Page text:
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Manuscripts of the American Civil War
John M. Jackson Letters

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Document Type: Autograph Letter

Author: John M. Jackson
Date: September 24-25, 1864
Place: 9th Corps Hospital, City Point, Virginia
To: Joseph Jackson Family

Physical Description: Ink on paper; 4 pages (21 x 13 cm.) on 1 folded sheet

Number: MSN CW 5017-35

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9th Corps Hospital City Point
Va. Sept. 24th 1864
Dear Friends.

     I will commence another family letter but do not intend to finish it today. I am as well as I have been and I guess improving somewhat. Today there has been the greatest rejoicing I have ever heard in the Army. There was a salute fired this morn. in honor of Sheridan's great victory [i.e., the battles of Opequon Creek and Fisher's Hill, 19-22 September 1864]. I have never heard cannonading that equalled it. for some time one could not distinguish the reports. It was one continuous roar. We did not know until noon what it was but supposed the "johnnies" were making an attack and were hoping all the success possible to our boys. Most all are in pretty good spirits now.

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My paper is damp and so I have been writing too coarse to suit me for a home letter. I wrote about sending my watch but that fellow didn't go right to Lewiston I concluded to wait and send it by him. I cannot tell exactly when he will go. I shall write so that you will know where and when to get it. I have just rec'd a call from one of the boys of our Co. he has a sore foot and is going to Washington soon. I should have liked to have gone there when I first came down here but it dont seem worth while now. I dislike our nurses and as nearly hate the Dr. of this ward as I do any human being. Were it not for the "Air Castles" that you know I like so well to build I should be miserably situated but I paint a bright future if I live. And trust God for a glorious future when done with life. I really wish I was an artist I should so enjoy sketching some scenes I witness. I have time to think much and I trust that if I am preserved I shall show that I have made some advancement in the science of farming for I intend to devote my energies principally to that branch of

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industry. I cannot believe that if I leave the army in good health that I am ruined for the pursuit of peaceful callings. I have rather lofty desires in some respects, of course, I cannot realize them for a long time but shall be happy to get where I can have a home of my own. I get tired of the dullness of life here but I doubt not I should be very uneasy if I was out of the army until the war is over. I dont expect to have another brush with the rebs after this fall so if I dont get able to go on duty before this campaign is over I shall not expect to meet them again in any very large force. I hope, however, to be fully able to do my part soon not that I love fighting or feel that I have not seen my share. I prefer the chances of the bullets to the chances of disease. I lay and think over how you all look and what you are probably doing and how each thing about there looks and how such and such a thing might be improved in looks and value and all that kind of thing. Such things serve to take up my time and I hope it is not wholly unprofitable. I have good times thinking of the good things you have to eat. And I look forward with pleasure to the time that I shall be with you and take my share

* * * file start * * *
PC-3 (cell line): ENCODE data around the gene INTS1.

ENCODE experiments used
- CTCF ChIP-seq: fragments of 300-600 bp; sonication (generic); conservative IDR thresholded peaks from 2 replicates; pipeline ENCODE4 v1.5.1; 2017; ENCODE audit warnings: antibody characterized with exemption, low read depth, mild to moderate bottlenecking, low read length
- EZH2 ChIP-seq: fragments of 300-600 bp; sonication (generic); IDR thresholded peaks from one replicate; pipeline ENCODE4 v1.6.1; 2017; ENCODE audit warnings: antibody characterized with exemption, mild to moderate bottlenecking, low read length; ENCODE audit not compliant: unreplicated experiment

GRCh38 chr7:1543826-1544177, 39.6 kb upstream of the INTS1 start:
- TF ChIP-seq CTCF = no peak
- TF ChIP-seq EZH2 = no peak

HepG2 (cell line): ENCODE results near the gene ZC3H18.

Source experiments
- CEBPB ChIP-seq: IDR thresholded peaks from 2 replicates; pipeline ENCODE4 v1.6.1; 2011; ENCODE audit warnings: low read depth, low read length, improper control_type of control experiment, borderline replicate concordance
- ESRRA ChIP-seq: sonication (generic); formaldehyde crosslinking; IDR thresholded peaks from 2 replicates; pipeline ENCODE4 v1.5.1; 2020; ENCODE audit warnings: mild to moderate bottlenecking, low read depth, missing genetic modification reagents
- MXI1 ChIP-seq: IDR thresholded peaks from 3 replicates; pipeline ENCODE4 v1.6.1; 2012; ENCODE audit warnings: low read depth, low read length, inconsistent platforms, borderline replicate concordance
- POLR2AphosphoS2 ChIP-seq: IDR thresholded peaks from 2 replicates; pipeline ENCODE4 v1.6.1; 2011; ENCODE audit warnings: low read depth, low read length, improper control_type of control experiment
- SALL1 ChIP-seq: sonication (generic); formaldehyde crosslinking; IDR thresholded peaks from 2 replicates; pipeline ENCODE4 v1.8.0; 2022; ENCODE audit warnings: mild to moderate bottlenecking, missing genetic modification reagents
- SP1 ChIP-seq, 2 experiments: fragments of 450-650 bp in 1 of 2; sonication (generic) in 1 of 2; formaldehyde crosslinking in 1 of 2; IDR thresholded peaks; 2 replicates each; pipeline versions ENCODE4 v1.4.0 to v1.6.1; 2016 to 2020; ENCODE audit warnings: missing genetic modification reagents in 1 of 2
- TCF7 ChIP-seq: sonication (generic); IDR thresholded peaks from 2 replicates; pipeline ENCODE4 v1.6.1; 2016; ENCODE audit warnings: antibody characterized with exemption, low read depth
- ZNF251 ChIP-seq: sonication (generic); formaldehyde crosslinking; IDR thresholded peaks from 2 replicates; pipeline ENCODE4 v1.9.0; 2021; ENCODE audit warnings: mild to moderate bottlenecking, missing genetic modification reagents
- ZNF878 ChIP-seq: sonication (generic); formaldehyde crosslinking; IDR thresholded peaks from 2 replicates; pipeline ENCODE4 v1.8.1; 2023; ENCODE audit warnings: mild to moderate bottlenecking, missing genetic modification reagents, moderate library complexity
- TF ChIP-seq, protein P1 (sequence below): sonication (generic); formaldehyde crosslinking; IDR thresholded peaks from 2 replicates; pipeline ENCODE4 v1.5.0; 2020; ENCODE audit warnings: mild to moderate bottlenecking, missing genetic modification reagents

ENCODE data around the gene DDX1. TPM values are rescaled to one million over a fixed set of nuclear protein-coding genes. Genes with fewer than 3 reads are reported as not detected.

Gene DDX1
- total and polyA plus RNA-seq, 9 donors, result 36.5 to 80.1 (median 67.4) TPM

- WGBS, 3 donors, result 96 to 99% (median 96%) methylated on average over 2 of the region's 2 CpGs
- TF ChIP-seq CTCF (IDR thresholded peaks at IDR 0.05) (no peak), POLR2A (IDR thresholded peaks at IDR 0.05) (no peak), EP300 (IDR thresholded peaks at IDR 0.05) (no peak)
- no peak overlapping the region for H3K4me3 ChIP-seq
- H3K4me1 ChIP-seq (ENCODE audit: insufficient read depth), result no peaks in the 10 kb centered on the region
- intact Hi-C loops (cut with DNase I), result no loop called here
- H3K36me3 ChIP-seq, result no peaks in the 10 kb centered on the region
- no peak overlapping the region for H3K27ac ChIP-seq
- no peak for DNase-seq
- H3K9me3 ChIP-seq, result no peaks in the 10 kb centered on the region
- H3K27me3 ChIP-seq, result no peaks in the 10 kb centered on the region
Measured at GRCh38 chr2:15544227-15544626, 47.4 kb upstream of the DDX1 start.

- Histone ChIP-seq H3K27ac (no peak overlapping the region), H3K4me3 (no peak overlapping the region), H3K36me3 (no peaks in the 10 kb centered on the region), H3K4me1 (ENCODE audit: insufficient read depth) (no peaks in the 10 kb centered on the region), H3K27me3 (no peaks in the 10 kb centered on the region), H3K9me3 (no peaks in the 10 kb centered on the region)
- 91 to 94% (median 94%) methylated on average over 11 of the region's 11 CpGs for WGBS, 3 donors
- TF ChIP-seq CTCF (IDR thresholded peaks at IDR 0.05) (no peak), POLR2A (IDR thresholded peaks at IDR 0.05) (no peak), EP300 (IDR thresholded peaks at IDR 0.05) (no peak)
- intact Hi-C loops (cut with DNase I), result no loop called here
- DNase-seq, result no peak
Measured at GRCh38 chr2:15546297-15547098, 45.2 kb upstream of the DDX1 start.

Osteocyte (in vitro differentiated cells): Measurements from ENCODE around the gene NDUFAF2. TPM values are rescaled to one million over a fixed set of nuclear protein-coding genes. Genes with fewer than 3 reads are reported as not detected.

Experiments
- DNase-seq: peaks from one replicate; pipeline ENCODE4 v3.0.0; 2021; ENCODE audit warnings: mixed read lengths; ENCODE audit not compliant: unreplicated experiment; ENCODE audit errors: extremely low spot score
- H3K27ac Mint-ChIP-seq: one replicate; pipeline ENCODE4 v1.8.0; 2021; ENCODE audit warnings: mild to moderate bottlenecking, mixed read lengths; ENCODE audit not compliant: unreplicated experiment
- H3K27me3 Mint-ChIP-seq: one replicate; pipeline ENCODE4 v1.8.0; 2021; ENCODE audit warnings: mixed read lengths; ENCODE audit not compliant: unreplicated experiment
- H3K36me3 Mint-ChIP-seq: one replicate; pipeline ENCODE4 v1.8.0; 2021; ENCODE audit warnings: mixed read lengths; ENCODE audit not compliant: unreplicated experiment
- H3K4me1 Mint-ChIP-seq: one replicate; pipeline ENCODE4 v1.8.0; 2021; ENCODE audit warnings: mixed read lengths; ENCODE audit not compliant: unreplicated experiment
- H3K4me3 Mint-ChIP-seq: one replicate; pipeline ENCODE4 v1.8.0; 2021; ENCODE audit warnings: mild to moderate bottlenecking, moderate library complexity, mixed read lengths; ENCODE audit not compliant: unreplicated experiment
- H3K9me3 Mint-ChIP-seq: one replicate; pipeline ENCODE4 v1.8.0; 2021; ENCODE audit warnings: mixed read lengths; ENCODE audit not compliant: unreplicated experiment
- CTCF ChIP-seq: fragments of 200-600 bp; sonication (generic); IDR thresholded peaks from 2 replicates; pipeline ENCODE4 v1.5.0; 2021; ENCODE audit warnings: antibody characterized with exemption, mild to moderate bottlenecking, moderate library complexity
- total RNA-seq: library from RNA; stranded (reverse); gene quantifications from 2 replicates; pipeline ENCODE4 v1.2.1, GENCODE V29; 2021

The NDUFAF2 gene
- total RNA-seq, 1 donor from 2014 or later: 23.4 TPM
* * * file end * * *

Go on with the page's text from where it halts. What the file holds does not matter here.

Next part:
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of the good things to eat. I dont know why but I seem to think more of the eating part than ever before. I have not heard from home since I wrote before but I have rec'd one from Nathan. I have no stamps so I cannot write only to those that I can send "Soldier's letters" to. I believe I shall write more before long.

     Sept. 25th

It is a beautiful day here but pretty cool. It dont seem very like a N. England Sabbath here but it seems kind of different from usual days. I should like to attend church this morning a ride of three or four miles, if I felt able to endure it, would do me good. I should be able to ride in a northern carriage but I have no desire for a ride in such things as we have to ride in here. I look forward with pleasure to the time when I can harness my pony into a light carriage and go where I wish to without being sent on a "pass". I have enjoyed considerable freedom this time considering the place. I do sigh for peace and think "Old Abe" will soon give it to us, that is with God's blessing. There is not trust enough in God I fear. He will deal with us as shall be for our good. so I think we ought not to murmer.

Transcription last modified: 11 Nov 2004 at 11:05 AM EST

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